A prolific and gifted writer, Dr. House-Soremekun has authored or edited eight books: “Class Development and Gender Inequality in Kenya: 1963-1990;” “African Market Women and Economic Power: The Role of Women in African Economic Development;” “Globalization and Sustainable Development in Africa;” “Gender, Sexuality and Mothering in Africa;” “Confronting the Odds: African American Entrepreneurship in Cleveland, Ohio,” first and second editions; “Yoruba Creativity: Cultural Practices of the Modern World;” and “African American Entrepreneurship: Philanthropic Giving, Self-Help, and the Struggle for Economic Empowerment,” which is under contract with Indiana University Press. Her research has appeared in Crain’s Business Newspaper, The Cleveland Plain Dealer, The Akron Beacon Journal, The Buckeye News, and other venues. She has also published many book chapters, as well as articles in some of the top journals in her fields of expertise.
As a grant-writer she has written and received more than 24 grant awards totaling nearly $1.5 million from various funding organizations, including the Shell Foundation; the Federal Government’s Department of Housing and Urban Development (HUD) through the Cleveland Empowerment Zone; the Cleveland Foundation; the Ohio Board of Regents; the Ohio Employee Ownership Program; the Ohio Urban University Program; Kent State University; Indiana University-Purdue University Indianapolis; Indiana University at Bloomington; Indiana Humanities; and the Mahoning Youngstown Community Action Partnership.
In addition to the Huntingdon College Alumni Achievement Award, she has been honored with more than 50 awards for teaching, research, service, community and civic engagement, and organization of international conferences, including the Special Recognition Award from the board of directors of the African Studies Association; the Dr. Martin Luther King Jr. Drum Major Lifetime Achievement Award from Mothers on A Mission; the President’s Lifetime Achievement Award from the Nigerian Community of Greater Cleveland; the External Achievement Recognition Award from the chancellor at Indiana University-Purdue University Indianapolis; the Distinguished Scholar Award for Outstanding Scholarship, Teaching, and Service in Africana Studies from Tennessee State University; the Global African American Activist Ambassador Award from the African American Restoration Movement of Indianapolis, Indiana; the Oni Award from the International Black Women’s Congress; a gold key to the city of Hopkinsville, Kentucky, on behalf of the mayor; and proclamations from former Congresswoman Stephanie Tubbs-Jones of Ohio and former mayor Jane Campbell of Cleveland, Ohio. She holds three high Yoruba Chieftaincy titles, which include Erelu Bada Asiwaju of Egbaland (conferred on her by His Royal Majesty, (King) Oba Michael Adedotun Aremu Gbadebo, the Okukenu IV, Alake and Paramount Ruler of Egbaland, Nigeria; the Iyalode of Bakatari; and Erelu Mayegun of Keesi.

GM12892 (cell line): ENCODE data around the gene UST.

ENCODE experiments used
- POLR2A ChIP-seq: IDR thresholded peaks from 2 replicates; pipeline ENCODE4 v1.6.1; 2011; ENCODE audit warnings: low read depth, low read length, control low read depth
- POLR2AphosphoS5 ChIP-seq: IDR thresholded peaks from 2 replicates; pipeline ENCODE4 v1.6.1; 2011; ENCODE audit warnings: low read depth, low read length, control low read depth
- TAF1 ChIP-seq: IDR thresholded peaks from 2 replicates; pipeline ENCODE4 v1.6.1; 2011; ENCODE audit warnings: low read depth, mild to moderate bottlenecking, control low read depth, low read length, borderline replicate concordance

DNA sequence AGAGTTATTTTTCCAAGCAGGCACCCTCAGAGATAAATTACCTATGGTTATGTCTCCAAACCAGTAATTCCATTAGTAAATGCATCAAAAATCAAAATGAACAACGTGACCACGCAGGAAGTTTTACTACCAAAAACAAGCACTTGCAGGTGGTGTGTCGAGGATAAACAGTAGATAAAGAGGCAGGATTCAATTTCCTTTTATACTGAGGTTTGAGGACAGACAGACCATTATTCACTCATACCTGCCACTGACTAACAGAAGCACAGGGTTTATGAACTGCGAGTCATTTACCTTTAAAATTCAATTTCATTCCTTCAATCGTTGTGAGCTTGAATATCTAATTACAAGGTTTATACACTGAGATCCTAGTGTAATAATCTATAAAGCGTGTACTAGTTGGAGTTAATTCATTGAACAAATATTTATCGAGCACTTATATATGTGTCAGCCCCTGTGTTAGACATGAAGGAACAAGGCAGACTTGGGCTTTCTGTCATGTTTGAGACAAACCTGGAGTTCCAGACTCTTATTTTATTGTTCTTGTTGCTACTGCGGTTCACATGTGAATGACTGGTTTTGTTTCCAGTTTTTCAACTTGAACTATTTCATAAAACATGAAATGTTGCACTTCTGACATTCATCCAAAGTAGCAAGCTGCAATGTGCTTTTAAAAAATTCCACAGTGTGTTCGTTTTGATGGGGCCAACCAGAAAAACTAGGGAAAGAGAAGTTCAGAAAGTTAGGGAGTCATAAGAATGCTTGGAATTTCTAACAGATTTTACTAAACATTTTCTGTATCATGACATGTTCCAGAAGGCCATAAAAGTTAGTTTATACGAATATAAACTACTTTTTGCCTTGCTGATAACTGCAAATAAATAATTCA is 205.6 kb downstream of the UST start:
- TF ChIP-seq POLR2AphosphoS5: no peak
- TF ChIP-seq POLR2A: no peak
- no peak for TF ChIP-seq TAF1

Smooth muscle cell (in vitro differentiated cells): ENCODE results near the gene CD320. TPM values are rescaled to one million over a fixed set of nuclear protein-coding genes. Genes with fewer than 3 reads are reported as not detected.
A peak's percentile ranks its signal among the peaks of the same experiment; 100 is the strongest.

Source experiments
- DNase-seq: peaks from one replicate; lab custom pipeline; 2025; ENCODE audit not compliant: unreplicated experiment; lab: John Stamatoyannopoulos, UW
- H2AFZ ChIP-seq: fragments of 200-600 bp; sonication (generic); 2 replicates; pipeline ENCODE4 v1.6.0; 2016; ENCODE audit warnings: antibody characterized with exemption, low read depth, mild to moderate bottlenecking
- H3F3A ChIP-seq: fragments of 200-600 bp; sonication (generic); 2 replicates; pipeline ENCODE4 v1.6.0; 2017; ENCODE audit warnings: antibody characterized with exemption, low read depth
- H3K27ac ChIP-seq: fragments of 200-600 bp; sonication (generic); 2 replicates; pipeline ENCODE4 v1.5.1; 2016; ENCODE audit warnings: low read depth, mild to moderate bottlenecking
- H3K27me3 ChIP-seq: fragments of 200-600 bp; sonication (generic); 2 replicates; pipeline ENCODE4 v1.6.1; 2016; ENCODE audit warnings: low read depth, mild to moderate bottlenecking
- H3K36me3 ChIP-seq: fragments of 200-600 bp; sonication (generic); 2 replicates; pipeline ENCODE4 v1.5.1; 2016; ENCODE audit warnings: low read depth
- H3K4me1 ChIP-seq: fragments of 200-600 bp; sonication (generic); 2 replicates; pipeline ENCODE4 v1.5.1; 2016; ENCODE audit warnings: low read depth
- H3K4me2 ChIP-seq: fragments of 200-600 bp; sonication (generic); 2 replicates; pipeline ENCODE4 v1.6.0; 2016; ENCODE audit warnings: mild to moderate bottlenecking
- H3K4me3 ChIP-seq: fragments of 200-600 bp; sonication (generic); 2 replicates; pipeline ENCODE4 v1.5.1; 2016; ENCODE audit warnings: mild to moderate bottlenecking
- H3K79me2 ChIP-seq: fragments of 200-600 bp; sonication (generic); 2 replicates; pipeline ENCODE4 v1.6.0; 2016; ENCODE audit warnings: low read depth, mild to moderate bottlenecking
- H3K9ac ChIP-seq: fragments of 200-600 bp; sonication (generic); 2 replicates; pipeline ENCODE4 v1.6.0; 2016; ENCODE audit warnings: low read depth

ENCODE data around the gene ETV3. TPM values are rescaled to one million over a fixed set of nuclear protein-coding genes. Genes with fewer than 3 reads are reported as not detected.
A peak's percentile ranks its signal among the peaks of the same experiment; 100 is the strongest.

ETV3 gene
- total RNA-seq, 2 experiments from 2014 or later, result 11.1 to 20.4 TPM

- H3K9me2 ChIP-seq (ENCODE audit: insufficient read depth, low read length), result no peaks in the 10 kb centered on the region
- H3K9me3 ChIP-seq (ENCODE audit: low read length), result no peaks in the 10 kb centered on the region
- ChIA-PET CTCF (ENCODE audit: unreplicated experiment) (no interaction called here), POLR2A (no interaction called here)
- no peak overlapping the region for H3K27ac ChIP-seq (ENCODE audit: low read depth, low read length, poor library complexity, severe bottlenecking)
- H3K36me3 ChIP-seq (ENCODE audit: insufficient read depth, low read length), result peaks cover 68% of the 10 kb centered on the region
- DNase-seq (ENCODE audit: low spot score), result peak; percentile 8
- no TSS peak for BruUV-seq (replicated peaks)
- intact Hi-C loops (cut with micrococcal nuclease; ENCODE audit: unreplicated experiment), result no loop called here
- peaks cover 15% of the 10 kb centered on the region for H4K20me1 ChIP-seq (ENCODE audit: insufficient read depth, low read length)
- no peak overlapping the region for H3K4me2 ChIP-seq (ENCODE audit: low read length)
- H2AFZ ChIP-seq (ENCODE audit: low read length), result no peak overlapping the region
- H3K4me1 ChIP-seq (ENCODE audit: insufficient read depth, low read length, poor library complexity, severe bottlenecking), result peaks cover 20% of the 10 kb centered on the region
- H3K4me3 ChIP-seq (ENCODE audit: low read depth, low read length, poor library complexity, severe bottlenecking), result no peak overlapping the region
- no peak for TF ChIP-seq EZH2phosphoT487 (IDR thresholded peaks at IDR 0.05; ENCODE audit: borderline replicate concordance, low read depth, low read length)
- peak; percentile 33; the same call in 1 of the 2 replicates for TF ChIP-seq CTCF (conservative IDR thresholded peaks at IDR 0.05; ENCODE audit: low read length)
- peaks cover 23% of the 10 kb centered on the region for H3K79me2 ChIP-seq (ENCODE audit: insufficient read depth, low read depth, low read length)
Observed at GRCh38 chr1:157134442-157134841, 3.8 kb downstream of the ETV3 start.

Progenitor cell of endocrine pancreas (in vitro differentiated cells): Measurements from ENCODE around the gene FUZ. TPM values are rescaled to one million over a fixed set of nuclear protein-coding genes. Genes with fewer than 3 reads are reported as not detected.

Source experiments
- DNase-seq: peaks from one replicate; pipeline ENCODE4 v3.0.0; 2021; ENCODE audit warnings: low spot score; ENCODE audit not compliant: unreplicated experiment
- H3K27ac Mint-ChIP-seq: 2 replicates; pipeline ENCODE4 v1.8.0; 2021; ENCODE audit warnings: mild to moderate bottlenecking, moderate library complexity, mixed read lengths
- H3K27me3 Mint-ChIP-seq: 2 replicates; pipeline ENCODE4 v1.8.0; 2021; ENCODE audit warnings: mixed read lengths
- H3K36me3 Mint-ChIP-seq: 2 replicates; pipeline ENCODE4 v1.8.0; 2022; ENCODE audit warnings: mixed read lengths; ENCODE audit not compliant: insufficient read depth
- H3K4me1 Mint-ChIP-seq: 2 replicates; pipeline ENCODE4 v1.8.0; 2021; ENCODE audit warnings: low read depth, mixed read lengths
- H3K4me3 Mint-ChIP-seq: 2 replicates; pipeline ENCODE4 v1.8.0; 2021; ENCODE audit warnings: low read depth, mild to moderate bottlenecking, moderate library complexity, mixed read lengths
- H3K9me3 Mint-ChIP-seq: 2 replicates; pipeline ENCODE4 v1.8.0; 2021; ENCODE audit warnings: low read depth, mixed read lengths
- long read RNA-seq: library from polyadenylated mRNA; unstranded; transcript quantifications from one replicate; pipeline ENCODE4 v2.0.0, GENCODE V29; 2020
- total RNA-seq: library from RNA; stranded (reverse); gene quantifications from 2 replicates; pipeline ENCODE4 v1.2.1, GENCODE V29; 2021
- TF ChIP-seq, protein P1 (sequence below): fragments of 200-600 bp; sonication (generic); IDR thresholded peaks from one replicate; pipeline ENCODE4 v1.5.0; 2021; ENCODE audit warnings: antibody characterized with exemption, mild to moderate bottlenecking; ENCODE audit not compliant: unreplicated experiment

Also active in media, Dr. House-Soremekun has appeared on the Kaleidoscope Show; on Work and Money; on ABC and NBC news affiliate programs; and on National Public Radio (NPR), among other radio programs. She was the host of her own television show on cable television in Cleveland, Let’s Talk Business, and the host of her own internet radio show, The Dr. Bessie House Show.
Huntingdon College is a coeducational residential liberal arts college of the United Methodist Church.